Hideo Kojima is an enigmatic character. Depending on who you ask, his games are either visionary achievements or pretentious twaddle. Shortly after going independent with Kojima Productions, the studio announced a new kind of game called Death Stranding. Shrouded in mystery, with each reveal adding more questions, it quickly became the most anticipated release in years. But the question remained – would it be a resounding return to form for the legend of Kojima, or a case of over-hyped nonsense?
After fifty hours with Death Stranding, it’s still hard to explain exactly what is going on. Let’s start with the name.
A “death stranding” is a real-life thing that happens when a school of whales ends up stranded on a beach, dying shortly after (it’s funnier if you’re Afrikaans because “strand” means beach). In the game, the Death Stranding was an extinction-level event caused by Chiralium, a kind of antimatter that fucked with time and space and caused humans to literally explode upon death. It also introduced rain called Timefall that causes rapid aging, a form of afterlife called Beaches, and the BTs – ghostly apparitions of humans that died but are still connected to the world, haunting Timefall areas and spelling instant death for the living.
In desperate need of food and medicine, cities look to couriers for aid. And that’s where you, Sam Porter Bridges, come in. Ostensibly a super-courier due to your ability to sense BTs, as well as your inability to die – it’s a whole thing, you have super blood – you are the strong, silent type the world needs. That, or voice-acting is expensive.
Your mission, given to you and a host of literally-named supporting characters by a dying president, is to “reconnect the knots” by getting each city onto the Chiral network, humanity’s attempt to interface with Chiralium, allowing near-instant data speeds for 3D-printing food, medicine, and 16K Netflix.
Each mission is essentially a delivery. You must courier packages between cities, connecting each new city to the Chiral network. While doing so, you must also manage your blood, stamina, carry weight, footwear, and personal hygiene. Aided by your Odradek that scans your immediate surroundings for obstacles, you need to consider terrain and equipment, using ropes, ladders, and more to traverse the gorgeous but challenging open world. Finally, you must avoid threats, including cargo-stealing MULEs, cargo-damaging Timefall, and the terrifying BTs.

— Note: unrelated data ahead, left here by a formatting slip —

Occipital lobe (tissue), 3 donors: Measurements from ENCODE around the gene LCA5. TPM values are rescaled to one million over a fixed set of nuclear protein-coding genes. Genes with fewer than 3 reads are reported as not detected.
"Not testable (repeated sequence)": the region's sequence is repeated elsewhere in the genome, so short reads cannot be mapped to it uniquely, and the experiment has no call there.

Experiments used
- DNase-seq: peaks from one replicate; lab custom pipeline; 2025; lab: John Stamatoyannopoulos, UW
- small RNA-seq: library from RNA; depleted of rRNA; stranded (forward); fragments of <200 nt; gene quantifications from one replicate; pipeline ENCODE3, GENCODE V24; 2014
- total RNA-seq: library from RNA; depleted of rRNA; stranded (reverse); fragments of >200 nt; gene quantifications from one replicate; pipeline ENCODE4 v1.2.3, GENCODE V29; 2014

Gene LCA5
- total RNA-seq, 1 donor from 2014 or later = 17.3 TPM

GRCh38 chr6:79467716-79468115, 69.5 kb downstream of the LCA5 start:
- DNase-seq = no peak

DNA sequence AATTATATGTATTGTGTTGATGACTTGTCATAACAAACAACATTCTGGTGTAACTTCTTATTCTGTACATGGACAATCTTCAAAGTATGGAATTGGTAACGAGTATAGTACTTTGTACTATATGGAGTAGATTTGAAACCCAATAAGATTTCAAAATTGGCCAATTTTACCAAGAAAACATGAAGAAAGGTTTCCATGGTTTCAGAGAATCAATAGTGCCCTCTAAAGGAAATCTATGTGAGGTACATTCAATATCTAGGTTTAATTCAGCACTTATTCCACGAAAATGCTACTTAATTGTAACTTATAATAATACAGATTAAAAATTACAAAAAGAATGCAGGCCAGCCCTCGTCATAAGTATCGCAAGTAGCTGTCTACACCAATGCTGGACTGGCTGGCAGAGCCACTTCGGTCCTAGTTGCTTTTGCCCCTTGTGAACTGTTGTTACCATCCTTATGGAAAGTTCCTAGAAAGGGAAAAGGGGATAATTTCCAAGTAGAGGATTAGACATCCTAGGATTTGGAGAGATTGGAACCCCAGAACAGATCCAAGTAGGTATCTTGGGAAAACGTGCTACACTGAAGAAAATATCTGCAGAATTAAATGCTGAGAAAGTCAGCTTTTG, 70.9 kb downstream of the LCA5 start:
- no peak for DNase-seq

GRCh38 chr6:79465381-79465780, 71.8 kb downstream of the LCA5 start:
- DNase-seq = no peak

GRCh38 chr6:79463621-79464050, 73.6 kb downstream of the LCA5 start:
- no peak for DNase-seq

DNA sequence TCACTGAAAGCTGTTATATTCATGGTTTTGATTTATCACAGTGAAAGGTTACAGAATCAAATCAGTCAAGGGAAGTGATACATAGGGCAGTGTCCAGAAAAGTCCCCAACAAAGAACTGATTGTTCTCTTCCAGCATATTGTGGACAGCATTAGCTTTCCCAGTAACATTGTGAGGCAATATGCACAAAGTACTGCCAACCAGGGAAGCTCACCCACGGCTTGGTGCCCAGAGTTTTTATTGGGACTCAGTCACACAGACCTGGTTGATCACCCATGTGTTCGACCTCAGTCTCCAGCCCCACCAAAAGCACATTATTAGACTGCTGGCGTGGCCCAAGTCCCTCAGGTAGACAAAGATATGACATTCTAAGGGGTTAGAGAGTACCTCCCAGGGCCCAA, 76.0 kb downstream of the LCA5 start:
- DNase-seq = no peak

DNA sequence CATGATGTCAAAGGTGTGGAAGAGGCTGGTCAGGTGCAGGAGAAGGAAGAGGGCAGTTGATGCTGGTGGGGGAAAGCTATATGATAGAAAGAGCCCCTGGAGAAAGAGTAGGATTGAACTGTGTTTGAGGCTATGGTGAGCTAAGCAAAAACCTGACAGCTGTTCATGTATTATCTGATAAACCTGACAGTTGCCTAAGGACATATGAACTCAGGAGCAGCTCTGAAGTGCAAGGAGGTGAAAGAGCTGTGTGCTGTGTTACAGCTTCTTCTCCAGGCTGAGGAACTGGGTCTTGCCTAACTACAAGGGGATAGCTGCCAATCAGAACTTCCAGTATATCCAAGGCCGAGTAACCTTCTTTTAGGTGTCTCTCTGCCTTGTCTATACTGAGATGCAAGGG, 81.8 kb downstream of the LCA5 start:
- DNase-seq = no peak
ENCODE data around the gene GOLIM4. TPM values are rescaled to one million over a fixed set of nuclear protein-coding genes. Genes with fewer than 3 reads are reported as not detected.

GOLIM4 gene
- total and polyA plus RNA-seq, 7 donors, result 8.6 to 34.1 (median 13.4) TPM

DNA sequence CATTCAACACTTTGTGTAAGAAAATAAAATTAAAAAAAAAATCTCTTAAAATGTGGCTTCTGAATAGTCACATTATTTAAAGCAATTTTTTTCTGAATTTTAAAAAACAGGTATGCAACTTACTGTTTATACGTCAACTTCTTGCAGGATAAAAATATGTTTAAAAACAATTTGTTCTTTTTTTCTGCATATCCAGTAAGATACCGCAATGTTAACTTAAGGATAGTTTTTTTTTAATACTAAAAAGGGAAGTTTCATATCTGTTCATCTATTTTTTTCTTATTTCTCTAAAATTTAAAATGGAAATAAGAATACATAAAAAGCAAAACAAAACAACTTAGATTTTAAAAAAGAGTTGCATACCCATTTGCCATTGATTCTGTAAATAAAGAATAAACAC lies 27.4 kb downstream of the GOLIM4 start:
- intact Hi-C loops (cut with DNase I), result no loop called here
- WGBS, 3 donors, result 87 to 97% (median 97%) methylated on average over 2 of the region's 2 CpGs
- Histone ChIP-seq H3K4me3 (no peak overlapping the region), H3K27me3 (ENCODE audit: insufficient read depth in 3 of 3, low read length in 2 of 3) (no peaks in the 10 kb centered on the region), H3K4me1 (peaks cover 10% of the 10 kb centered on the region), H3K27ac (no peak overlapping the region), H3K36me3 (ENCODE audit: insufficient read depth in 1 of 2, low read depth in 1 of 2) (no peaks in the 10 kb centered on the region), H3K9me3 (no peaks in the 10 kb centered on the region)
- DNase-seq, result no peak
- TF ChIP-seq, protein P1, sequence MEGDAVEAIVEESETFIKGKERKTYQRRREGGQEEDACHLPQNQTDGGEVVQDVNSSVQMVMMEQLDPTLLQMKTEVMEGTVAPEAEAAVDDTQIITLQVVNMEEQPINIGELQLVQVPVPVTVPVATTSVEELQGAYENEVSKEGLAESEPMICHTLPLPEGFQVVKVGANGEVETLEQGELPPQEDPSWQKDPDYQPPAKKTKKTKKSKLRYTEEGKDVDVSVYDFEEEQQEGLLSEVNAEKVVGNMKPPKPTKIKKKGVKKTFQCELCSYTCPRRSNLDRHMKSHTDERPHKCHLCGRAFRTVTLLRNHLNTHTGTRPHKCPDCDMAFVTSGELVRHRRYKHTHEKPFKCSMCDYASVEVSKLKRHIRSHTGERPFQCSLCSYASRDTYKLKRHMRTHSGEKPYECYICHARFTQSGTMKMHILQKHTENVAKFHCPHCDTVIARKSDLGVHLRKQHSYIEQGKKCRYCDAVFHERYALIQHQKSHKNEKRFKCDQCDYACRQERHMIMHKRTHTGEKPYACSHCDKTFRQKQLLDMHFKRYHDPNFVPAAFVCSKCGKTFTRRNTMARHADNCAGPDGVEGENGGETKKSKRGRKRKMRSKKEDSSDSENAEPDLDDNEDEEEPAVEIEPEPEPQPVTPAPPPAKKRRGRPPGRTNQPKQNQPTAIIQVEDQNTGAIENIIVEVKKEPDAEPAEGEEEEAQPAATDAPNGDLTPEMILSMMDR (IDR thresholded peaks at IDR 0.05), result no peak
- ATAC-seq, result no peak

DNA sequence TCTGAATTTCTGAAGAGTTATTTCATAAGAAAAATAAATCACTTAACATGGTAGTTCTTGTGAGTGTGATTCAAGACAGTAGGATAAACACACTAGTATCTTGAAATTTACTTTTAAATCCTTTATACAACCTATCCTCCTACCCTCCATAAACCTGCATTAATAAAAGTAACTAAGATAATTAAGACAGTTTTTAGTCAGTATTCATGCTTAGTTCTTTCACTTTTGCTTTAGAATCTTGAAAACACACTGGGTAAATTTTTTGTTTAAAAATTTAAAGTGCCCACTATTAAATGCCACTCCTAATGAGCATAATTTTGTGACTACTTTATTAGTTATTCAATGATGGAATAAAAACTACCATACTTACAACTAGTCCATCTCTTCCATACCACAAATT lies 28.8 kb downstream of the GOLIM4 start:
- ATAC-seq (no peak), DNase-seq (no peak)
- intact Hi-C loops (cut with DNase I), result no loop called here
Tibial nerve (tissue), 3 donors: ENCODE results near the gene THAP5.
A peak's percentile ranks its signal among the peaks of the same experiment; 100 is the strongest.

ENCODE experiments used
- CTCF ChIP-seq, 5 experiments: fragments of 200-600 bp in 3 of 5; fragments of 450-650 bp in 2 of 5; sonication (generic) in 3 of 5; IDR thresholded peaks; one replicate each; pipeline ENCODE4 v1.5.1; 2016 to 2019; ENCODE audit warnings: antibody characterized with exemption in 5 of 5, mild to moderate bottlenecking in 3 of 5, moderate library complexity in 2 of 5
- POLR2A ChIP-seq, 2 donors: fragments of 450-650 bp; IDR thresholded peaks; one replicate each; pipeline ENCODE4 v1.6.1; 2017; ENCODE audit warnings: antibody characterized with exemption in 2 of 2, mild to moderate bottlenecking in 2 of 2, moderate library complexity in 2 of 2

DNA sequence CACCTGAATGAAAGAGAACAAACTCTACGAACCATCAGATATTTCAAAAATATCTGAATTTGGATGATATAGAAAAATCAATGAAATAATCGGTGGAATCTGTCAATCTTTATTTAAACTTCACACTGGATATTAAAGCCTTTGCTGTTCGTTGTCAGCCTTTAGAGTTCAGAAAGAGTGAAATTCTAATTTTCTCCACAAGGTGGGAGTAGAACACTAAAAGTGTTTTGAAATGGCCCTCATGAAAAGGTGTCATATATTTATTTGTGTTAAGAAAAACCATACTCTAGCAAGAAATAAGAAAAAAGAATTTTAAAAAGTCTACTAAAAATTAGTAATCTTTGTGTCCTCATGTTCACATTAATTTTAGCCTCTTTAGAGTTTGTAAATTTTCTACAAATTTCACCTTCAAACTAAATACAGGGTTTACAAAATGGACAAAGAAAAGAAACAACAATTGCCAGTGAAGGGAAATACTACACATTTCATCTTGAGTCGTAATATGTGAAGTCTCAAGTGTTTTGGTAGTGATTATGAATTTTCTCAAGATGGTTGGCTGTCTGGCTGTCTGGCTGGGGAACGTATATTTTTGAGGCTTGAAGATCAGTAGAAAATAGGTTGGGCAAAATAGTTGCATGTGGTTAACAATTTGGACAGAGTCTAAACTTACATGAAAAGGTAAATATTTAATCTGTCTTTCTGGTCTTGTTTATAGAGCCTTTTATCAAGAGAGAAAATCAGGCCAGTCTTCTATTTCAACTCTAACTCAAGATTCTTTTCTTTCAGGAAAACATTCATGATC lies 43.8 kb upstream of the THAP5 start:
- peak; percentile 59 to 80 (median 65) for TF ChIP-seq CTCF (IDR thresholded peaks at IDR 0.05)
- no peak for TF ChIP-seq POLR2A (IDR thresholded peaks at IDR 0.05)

Let’s talk about that creepy baby from the trailers. BB-28 was born to a brain-dead mother, and so, through its umbilical cord, has a connection to both the living (you) and the dead (BTs). When hooked up to the Odradek, it allows Sam to see BTs, albeit briefly, allowing you to navigate the pants-shittingly tense BT-infested areas. Though considered a tool, BB is still a baby, and will cry if put into danger, requiring you to comfort it. Awww.
Kojima has a penchant for getting weird with stories. It always feels like he comes up with a compelling story, and then challenges his team to figure out the gameplay. This is different. While couriering packages from city to city doesn’t seem like an immediately obvious goal for an immortal character, it ties into the “strand” system previously teased by Kojima. Death Stranding is a collaborative world of “connected” players. While you can’t see or interact with them directly, players are connected via their actions, so things like dropping cargo, setting up ladders and other structures, or leaving signs of encouragement or caution, all become part of other players’ games. Those players can then give Likes, contribute upgrades, or share resources between each other.
It all feeds into the themes of duality and connectedness introduced in this crazy smorgasbord of science fiction, evolution, horror, and, I guess, logistics? Whether it’s players across game instances, cities across the Chiral network, or Sam literally plugging BB into his scanner to overcome the BTs, it’s all about the connections we make that allow us to empower ourselves. Like strands of rope, sharing the load, strengthening the knot. Kojima does love a good metaphor.
While it would be easy to fault Death Stranding for trying to do too much at once – and boy, does it try to do a heck of a lot at once – there are moments when the camera pans back on Sam making his way through the world and a song starts playing, evoking feelings of adventure and isolation, and it stops feeling like Courier Simulator and starts feeling like something… unique… but, shared. And really, that’s what we expect from Kojima.
Death Stranding is a difficult game to classify. It delicately strides the line between sci-fi horror storytelling, and open world cooperative adventure gameplay. The world went to shit, and it’s your job to fix things. Be careful to avoid the horrors recently introduced to the world, but don’t worry because you’ll have help! The rest can simply be experienced on your own. This is a resounding return to form for Kojima.
The storytelling is satisfyingly deep and engrossing
Switching between adventure and sci-fi horror keeps it fresh
The strand system works well to reward working together
Lots of jargon means lots of reading tiny text
Despite its best efforts, still quite unfriendly to newcomers
Cities feel quite empty, there are few non-story NPCs